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Faith Based Moviemaking – Is It Working?

Evan Almighty Movie Poster

The perspective from Fox News on Evan Almighty seems to be that Hollywood just isn’t getting it when it comes to the “faith based” market. After he read the section:

“In its aftermath, once again the chatter from Hollywood is how, despite another earnest and sincere attempt to make a movie for “those people,” the elusive faith-based audience that came out to see the Passion of The Christ has once again failed to turn out en masse for a movie thought to be tailor-made for them. The problem with such an analysis is that it’s not unlike making a movie featuring blackface and wondering why the African-American audience isn’t interested.”

…actor Tom Hillmann dropped me a note to say:

“My thoughts, Phil, as a professional actor, is in order for this to work, you have to have authentic believers on screen! Don’t you think that’s what drew the church to the theatre for “Facing the Giants” even though the acting was less than professional, the faith-based audience KNEW they were the real deal? How much better would that film have been if they had gone with believers who were professional actors? They could have gotten an ultra-low budget SAG Indie contract, ($100/day or even deferred) and hired people who could help tell the story professionally. The faith-based audience would not have been there for “The Passion of the Christ” if Christ had been played by Jim Carrey instead of Jim Caviezel, whose faith and fruits could be authenticated by his past choices in roles and interviews.”

Hollywood is wondering how to get it right. Is this the answer? What do you think?

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  1. I think to some degree "made for Christians" movie making is still in it's infancy stage.
    I somewhat liken it to the late 80's and early 90's when one of the only decent "Christian Rock" Bands was Petra. I was into Metallica and Mega-Death and when I converted I had to settle for Petra. Yikes!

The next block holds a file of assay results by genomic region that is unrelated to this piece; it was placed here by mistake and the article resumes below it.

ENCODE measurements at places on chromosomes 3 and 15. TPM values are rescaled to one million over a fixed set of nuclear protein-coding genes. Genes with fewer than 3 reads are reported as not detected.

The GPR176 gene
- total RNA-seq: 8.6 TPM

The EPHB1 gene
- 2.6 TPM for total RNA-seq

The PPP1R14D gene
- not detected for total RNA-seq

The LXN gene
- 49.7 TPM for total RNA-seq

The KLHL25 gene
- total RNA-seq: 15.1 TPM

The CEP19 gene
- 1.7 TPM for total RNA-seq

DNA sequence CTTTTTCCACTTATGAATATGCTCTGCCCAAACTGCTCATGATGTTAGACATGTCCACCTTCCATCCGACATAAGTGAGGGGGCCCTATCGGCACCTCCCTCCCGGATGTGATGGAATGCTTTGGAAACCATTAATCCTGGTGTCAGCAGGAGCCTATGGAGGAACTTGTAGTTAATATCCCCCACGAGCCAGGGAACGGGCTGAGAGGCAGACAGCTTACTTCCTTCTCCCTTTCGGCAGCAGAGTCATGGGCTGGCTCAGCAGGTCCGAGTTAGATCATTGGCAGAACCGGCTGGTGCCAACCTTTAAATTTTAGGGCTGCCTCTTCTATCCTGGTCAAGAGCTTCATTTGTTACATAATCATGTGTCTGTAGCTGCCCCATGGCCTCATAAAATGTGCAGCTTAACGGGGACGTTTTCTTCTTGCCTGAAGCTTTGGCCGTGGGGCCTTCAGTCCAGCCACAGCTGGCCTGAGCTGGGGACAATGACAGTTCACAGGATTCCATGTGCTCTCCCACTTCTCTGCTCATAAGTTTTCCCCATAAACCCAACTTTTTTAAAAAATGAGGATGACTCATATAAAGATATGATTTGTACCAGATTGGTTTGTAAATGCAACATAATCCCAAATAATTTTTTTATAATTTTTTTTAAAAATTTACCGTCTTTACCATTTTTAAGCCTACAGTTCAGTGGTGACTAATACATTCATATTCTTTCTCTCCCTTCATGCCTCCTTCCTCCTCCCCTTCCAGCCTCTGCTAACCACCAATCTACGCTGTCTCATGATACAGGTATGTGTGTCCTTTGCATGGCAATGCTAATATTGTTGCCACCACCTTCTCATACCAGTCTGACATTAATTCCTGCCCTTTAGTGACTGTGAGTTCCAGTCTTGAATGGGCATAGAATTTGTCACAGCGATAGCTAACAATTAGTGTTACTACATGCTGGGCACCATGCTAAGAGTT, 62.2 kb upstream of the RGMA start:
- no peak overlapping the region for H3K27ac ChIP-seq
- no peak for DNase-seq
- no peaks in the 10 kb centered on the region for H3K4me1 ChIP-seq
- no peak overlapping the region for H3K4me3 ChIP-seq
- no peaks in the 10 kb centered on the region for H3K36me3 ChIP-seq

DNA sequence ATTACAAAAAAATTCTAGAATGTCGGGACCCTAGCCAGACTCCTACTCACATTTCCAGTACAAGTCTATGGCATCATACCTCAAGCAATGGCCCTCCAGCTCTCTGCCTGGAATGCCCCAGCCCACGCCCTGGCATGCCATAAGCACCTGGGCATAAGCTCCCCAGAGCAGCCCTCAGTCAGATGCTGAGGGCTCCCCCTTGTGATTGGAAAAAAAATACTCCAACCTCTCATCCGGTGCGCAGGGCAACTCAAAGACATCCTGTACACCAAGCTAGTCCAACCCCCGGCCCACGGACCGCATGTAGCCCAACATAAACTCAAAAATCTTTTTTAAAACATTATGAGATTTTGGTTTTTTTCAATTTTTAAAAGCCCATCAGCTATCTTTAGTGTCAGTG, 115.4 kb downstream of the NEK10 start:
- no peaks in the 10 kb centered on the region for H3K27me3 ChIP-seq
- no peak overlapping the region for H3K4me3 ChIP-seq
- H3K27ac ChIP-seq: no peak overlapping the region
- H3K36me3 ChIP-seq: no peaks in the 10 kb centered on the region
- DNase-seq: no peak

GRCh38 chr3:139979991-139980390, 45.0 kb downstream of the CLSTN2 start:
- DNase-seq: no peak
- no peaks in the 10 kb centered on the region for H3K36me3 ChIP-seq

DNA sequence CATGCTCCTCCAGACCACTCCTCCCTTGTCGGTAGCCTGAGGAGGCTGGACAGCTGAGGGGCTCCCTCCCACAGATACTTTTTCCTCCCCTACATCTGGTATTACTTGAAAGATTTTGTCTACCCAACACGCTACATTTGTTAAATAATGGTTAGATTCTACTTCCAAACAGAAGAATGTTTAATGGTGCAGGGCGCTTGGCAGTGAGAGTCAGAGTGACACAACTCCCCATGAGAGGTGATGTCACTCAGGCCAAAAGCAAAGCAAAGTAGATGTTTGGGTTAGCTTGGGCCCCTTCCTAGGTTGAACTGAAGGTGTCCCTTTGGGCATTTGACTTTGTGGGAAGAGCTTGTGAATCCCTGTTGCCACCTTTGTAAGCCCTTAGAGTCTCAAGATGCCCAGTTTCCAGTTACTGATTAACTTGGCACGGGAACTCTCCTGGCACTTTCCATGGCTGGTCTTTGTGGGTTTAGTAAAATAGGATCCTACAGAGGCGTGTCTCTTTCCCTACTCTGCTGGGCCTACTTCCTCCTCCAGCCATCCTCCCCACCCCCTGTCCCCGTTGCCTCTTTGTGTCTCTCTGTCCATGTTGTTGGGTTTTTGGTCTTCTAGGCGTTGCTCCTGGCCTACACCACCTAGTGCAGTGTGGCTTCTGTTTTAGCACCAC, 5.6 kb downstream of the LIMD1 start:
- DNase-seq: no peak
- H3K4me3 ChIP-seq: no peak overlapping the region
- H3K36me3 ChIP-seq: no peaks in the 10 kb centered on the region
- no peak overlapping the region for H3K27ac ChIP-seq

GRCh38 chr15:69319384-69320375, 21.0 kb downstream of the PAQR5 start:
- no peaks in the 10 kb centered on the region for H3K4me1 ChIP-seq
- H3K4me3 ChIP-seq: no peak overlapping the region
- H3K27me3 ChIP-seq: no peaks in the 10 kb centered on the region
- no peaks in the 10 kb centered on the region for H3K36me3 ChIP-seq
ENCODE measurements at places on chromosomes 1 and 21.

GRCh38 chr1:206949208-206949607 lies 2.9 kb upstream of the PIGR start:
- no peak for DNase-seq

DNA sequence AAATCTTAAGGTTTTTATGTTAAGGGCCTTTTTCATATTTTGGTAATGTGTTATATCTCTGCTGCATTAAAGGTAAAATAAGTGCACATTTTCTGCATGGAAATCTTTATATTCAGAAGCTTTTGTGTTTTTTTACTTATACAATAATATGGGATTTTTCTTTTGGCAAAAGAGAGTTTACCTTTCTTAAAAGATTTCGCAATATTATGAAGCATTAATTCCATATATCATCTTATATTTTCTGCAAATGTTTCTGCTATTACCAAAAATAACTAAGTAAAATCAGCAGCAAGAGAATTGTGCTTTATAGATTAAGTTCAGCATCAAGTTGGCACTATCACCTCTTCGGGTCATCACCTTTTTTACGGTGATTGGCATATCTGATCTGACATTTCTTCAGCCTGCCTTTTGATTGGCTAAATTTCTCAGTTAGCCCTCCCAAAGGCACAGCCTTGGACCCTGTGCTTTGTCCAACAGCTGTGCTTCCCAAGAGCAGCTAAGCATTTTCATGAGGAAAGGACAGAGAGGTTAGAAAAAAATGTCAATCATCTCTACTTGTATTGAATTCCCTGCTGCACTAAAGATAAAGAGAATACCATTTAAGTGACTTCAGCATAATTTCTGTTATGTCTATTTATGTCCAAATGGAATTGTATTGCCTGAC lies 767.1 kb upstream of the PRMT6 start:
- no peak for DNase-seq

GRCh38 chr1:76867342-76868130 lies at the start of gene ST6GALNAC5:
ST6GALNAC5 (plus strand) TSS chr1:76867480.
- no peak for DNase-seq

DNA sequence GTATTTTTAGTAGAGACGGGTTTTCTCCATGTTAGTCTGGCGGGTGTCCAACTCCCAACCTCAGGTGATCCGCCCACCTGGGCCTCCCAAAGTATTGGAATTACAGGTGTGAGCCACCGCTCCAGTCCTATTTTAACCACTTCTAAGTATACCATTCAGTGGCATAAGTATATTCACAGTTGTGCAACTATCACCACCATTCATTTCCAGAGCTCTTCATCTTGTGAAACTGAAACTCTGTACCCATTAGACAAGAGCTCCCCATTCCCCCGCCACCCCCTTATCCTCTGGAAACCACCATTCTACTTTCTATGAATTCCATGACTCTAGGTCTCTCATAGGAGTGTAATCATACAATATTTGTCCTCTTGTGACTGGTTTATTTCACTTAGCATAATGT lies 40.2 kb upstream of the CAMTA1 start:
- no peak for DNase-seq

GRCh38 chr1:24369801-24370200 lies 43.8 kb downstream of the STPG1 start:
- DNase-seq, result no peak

Maybe things will get better with time. I didn't think Evan Almighty did that poorly. I enjoyed it. But Maybe it's because it's the equivalent of Petra. It's all we got. 🙂

  2. Was Evan really targetted in a faith-based way?  I agree with Tom that authenticity is a big part.  But let's face it, when you look at a film and see Michael Scott from "The Office," you can't really expect much.  I didn't think "Bruce Almighty" was faith-based, just a movie with some Christian themes added to aide in the story-telling process.I think a lot of churches are looking for specific types of films.  It's not about making a movie loosely based on a Bible story.  With Facing the Giants, people heard about a church making a professional film. Faith-based is story driven, and here was a church making headlines because they were saying "No!" to Hollywood and making a quality family film on their own.  I remember people at my church saying "a church our size did this. . . we could do something like this!"If studios really want to hit it big with the faith-based market, they may need to start getting more creative with where they get their stories from and how they go about producing the films.   

  3. The actors killed it for me. If your not going to have a Christian actor at least use Will Ferrell or John Heder-their money..most people I talked to, thought the movie was making fun of God and the Bible..and honestly that was my first impression too. This topic was discussed on this very forum not long ago and one huge thing that kept coming up was that you have to have KEY KNOWN CHRISTIAN people in all the major spots. Basically, you have to have Christians making the film. It's like a boxer making a movie about dance…the dance world will think it's a joke. So let the boxers make boxing movies and the dancers dance movies…

    This might sound unpopular, but I don't think Hollywood should make faith based movies if hollywood is not faithbased. Do what they know…indie is the new mainstream anyway and people have the ability to choose..if you want to make money off welcome these Christian filmmakers into your studios and use them to ensure your hitting the mark. If fact use Christian filmmakers to make your films period…Casting believers is always authentic—I think as long as "Hollywood" is attached to a project people will wonder just how authentic it really is in terms of a faith based project….your dealing with a smart and opinionated audience..